If half the characters were blond when only 20% of the US population was blond (these are all rough estimates, mind you), the stereotype holds. You're looking at isolated examples and not the overall pattern, hence the flaws in your arguments. You can't prove anything with isolated examples because a stereotype is a pattern by definition.
Shoot first, ask questions later
>> Super heroes are usually responding to an emergency situation. <<
The emergencies usually aren't that drastic. A crook snatches a purse. Someone robs a bank. Are you suggesting heroes like Flash with his super-speed, Green Lantern with his magic ring, or Iron Man with his built-in electronics, never have time to alert the police when they go into action? Feel free to explain why not.
In contrast, Native characters in stories frequently seek help when tackling a problem. They consult with and often enlist a wise man or woman, their animal friends, or spirit beings. This is so common that, again, I'd call it a pattern of the culture. It's a different mindset from that in the Western story.
>> Was Superman seeking glory when he died protecting Metropolis from Doomsday? What glory did Batman receive when Bane picked him up and shattered his spine over his knee? <<
Um...yes, Superman (or his writer) sought glory by going toe-to-toe with Doomsday, trying to beat him in a macho slugfest. Supes didn't even try to call some of Earth's extant superheroes for help. Nor did he try to use strategy or his other superpowers (especially super-speed and flying).
But did I fault Superman or Batman by name? No. I'm looking at the entire sweep of the comic book industry and you're nitpicking with exceptions. Until you can show that a huge number of comics (I'll settle for half) don't feature glory-seeking heroes, you haven't addressed my arguments. Isolated exceptions don't cut the mustard.
Naturally, we'd have to define "glory-seeking" before we began. Peter Parker has shown he can fight crime in street clothes with a web mask over his face. Given all the grief being Spider-Man has caused him, why does he continue to operate in a bold costume that attracts the police and assorted villains? Why not fight crime anonymously?
Heck, he'd make a great police officer. Then he'd be fighting crime constantly, not just once a week or so between science projects. But an anonymous police officer wouldn't be the American way, would it?
>> To find the true face of superheroism read Alex Ross' staggering "Kingdom Come" <<
I read it. It's one comic book among several thousand. I'll read it again if you read the several thousand.
>> [Talking] works real well among honorable men. How many honorable men are a threat to society? <<
The issue is what Westerners and Native Americans tend to do, not what tends to work. Two different subjects.
Of course, you'd have a tough time proving conclusively that either fighting or negotiating works best. These are matters of conjecture and opinion, not fact.
>> Negotiations haven't gotten Saddam Hussein out of office, or Slobodan Milosevic. <<
Neither have frontal attacks, which is the typical Western approach (a la superheroes). And let's note the point you glossed over: Americans wanted to attack while the rest of the world wanted to negotiate. The pattern holds.
The success of either party's approach is irrelevant to determining the party's dominant mindset. What proves the mindset is how one party conceptualizes a problem or obstacle. America: An evildoer to be defeated. Everyone else: A human being to be met as an equal.
Does violence solve anything?
>> Whoever said violence doesn't solve anything has never read history. <<
Since I didn't say it, you've raised another irrelevant argument. Savvy "straw man"?
>> Let us only hope that the person who wields that violence is a just and fair man- like Superman. <<
And not the Punisher, Ghost Rider, Lobo, or any of a thousand other "heroes" who have graced comics in recent years.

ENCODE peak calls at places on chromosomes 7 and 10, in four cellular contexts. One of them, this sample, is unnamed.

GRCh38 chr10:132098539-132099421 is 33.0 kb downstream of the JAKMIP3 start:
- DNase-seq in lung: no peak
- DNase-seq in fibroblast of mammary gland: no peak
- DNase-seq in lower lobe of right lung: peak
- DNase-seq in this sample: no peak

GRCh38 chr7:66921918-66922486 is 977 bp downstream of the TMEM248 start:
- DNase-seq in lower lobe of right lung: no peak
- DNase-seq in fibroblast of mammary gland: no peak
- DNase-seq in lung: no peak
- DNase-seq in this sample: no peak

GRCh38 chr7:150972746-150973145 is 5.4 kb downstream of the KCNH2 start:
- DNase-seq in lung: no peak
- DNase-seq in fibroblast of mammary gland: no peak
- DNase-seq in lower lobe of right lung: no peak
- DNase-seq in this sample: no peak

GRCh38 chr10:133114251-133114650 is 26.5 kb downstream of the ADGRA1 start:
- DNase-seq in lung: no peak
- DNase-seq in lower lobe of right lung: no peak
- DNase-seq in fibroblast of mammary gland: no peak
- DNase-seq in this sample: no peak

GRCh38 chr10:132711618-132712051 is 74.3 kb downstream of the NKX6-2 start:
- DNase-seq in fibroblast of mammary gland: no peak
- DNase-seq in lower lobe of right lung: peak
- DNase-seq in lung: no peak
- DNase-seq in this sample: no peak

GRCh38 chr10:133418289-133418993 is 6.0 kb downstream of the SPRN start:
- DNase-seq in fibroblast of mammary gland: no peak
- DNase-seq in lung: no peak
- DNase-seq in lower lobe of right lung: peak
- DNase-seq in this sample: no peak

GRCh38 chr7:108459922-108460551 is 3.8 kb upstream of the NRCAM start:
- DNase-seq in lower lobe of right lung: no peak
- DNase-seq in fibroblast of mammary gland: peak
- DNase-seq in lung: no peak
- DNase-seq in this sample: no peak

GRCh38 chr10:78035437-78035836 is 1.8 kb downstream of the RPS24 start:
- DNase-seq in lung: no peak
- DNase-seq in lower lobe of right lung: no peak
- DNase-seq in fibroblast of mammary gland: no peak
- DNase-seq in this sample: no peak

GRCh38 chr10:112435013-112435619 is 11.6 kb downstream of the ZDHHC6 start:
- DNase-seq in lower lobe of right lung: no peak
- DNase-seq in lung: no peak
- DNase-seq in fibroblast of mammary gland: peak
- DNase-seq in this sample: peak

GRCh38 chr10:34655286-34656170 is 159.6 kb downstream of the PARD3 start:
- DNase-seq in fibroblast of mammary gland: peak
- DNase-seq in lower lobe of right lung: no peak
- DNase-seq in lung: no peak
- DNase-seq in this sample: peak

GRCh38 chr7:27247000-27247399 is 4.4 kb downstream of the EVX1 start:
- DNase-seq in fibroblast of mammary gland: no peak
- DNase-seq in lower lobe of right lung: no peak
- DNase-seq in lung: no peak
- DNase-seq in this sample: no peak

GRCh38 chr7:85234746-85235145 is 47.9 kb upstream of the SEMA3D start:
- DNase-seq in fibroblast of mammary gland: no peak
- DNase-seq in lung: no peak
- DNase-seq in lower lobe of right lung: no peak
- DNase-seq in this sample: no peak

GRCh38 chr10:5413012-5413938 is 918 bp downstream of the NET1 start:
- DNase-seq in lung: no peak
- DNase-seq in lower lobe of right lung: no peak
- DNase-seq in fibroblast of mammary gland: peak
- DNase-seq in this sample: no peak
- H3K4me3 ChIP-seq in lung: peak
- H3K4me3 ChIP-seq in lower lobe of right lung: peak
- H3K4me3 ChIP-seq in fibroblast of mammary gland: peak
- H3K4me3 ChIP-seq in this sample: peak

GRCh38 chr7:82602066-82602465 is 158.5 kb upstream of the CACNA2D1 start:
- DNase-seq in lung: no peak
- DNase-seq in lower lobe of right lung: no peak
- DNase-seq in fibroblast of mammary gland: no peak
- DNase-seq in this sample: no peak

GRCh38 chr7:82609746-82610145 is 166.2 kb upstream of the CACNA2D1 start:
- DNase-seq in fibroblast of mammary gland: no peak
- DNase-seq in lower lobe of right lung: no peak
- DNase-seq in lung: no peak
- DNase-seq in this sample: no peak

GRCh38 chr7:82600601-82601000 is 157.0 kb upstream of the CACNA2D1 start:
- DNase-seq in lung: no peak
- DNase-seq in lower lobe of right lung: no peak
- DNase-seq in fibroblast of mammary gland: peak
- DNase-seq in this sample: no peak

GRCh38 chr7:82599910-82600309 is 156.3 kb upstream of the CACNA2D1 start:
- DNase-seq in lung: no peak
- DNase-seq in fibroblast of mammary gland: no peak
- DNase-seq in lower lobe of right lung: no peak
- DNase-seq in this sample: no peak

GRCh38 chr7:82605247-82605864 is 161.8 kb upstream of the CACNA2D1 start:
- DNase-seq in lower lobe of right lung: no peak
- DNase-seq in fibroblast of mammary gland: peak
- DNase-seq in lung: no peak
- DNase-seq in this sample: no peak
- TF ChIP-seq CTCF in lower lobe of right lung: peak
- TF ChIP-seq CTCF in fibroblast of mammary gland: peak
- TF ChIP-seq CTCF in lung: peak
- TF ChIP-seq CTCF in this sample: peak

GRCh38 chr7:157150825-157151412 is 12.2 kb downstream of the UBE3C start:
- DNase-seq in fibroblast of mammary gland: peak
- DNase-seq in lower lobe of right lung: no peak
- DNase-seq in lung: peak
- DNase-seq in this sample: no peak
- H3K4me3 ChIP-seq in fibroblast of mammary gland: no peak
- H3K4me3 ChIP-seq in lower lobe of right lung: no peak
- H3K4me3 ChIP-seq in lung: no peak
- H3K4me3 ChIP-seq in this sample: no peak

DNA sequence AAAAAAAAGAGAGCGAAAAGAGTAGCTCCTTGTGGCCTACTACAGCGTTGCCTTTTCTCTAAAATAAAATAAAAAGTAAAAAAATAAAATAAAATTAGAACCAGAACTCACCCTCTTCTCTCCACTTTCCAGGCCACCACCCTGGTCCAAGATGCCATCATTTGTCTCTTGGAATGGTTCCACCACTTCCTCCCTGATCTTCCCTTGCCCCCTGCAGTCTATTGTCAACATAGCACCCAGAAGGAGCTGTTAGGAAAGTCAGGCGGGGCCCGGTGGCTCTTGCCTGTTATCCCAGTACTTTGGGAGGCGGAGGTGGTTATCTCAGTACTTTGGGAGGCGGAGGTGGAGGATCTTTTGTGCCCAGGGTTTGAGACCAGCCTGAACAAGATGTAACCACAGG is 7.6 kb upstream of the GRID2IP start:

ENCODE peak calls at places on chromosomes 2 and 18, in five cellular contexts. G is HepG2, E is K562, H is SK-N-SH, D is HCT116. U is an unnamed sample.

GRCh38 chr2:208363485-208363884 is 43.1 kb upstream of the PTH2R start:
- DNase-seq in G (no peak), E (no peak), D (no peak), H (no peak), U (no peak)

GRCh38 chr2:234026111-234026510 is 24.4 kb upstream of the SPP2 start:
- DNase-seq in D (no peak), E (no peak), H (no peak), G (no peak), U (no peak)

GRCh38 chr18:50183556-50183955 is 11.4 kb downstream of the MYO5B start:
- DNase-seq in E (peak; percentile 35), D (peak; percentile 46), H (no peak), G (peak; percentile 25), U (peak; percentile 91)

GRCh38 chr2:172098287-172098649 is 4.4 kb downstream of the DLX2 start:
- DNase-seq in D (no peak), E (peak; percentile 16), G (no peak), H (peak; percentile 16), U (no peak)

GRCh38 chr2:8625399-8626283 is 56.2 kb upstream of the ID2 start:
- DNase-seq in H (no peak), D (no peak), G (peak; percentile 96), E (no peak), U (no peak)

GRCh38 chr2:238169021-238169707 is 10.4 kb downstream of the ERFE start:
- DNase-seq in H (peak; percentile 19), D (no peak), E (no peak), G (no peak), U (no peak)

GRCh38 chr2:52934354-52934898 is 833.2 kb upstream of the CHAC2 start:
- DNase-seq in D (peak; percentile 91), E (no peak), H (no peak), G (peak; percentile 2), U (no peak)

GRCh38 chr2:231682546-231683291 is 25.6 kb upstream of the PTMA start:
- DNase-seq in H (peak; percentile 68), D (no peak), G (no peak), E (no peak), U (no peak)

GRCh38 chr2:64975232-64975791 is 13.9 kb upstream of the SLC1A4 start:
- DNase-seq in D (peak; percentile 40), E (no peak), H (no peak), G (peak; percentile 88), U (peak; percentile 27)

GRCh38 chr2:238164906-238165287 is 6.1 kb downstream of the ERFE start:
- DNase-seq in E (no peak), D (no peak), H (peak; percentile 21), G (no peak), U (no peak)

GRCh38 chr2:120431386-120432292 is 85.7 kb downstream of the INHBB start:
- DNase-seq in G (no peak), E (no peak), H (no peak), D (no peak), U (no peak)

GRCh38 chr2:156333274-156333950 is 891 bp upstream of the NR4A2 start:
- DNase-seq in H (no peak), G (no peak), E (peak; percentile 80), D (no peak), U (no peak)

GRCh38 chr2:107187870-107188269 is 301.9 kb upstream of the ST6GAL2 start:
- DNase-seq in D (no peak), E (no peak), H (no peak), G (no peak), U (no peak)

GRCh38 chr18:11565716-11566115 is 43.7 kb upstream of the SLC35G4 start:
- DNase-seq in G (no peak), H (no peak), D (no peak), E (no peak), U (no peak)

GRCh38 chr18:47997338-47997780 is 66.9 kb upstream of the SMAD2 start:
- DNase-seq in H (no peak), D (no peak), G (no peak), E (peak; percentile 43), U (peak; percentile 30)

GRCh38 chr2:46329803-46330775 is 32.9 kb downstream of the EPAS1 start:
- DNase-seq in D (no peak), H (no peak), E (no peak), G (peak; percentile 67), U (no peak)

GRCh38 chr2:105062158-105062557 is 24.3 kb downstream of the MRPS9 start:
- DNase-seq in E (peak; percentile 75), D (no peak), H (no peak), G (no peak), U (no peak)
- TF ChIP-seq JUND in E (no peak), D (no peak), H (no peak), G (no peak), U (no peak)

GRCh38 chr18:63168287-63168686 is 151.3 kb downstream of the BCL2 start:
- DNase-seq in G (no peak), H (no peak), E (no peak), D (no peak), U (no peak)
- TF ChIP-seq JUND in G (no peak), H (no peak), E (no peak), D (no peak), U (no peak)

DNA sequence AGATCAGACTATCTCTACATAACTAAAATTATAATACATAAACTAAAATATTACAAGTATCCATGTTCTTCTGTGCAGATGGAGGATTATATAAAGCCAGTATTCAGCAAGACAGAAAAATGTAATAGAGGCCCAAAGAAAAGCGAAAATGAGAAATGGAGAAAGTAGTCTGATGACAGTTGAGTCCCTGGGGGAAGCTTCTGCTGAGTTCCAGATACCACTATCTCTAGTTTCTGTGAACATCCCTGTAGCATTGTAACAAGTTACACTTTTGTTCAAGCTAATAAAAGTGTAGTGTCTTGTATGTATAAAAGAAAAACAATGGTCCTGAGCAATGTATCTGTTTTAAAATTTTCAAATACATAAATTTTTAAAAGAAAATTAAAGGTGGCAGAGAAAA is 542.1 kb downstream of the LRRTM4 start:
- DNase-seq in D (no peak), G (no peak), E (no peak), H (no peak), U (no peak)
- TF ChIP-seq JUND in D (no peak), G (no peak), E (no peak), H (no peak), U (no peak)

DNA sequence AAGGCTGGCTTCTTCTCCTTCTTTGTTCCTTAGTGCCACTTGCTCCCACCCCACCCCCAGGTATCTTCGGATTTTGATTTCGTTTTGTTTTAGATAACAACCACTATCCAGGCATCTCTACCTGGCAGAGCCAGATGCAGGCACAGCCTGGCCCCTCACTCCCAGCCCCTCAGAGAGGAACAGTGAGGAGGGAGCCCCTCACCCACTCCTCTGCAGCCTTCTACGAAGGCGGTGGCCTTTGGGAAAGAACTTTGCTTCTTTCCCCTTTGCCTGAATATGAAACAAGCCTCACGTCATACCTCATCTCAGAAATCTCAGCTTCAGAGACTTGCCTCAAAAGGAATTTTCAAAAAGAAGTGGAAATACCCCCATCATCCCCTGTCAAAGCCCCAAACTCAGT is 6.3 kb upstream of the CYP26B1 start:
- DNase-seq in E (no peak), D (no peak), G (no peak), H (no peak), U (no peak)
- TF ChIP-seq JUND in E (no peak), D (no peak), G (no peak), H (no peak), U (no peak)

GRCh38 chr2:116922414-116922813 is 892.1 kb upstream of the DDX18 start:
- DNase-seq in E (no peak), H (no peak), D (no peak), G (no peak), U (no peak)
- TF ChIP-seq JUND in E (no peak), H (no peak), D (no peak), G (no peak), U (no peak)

>> Batman comics include Arkam Asylum, where supervillains are given therapy and counseling. Catwoman, no longer a theif, fights alongside the Dark Knight now as he patrols Gotham City. Marvel Comics also features an asylum. <<
More isolated and atypical examples. When therapy and counseling are depicted in the majority of comic books, give me a holler.
>> Even the Hulk has gotten control of himself and his anger. <<
Has he? It isn't obvious in the latest HULK series.
>> Keep in mind that Supervillains are usually meant to be a fear personified. <<
As portrayed in American comics, the supervillain is as much a Western archetype as the superhero. You won't find many such villains in the comics of other countries. These heroes and villains paint a picture of the world that's peculiarly American—which is exactly my point.
>> Superheroes teach us to stand up to our fears, not because we can make them go away forever, but because it is what defines the hero in us. <<
Standing up to our fears...being a real man...mastering whatever confronts us—these are again Western approaches you won't necessarily find in other cultures. Jesus, who comes from a Mid-Eastern tradition, didn't tell us to smite our enemies. He told us to turn the other cheek and love our enemies as ourselves. Which comic book superhero embodies that belief, hm?
>> But the arguments presented in this composition seem to be those of someone who has given comics only a cursory examination. <<
Really? Since you haven't touched one of my points, I'm not sure why you'd say that. Fact is, I've been reading comics for almost 35 years and own more than 10,000 of them. With all the rereadings, I've probably examined comics 50,000 or 100,000 times. How about you?
>> I recommend to all to do a little delving into what is quite honestly the mythology of our culture <<
"The mythology of our culture"...which is basically my thesis. I'm glad you've finally come around to my point of view. Comics reflect and reinforce our American mythology.
Among those myths are that progress is more important than harmony with nature, individuals are more important than community, and the majority is more important than minorities. It's precisely these views that led to our conquest of America, our commitment to Manifest Destiny, and our continuing despoilment of the environment. Comic books reflect the prevailing American attitude and they reinforce it. They influence it, in other words.
Thanks for playing, Dan. Better luck next time. <g>
Round 2: The conflict escalates.
More evidence of Rob's thesis
Another take on this argument: PEACE PARTY #2's Author's Forum (extended version)
Culture and Comics Need Multicultural Perspective 2000
Why write about Native Americans?
. . .
All material © copyright its original owners, except where noted.
Original text and pictures © copyright 2007 by Robert Schmidt.
Copyrighted material is posted under the Fair Use provision of the Copyright Act,
which allows copying for nonprofit educational uses including criticism and commentary.
Comments sent to the publisher become the property of Blue Corn Comics
and may be used in other postings without permission.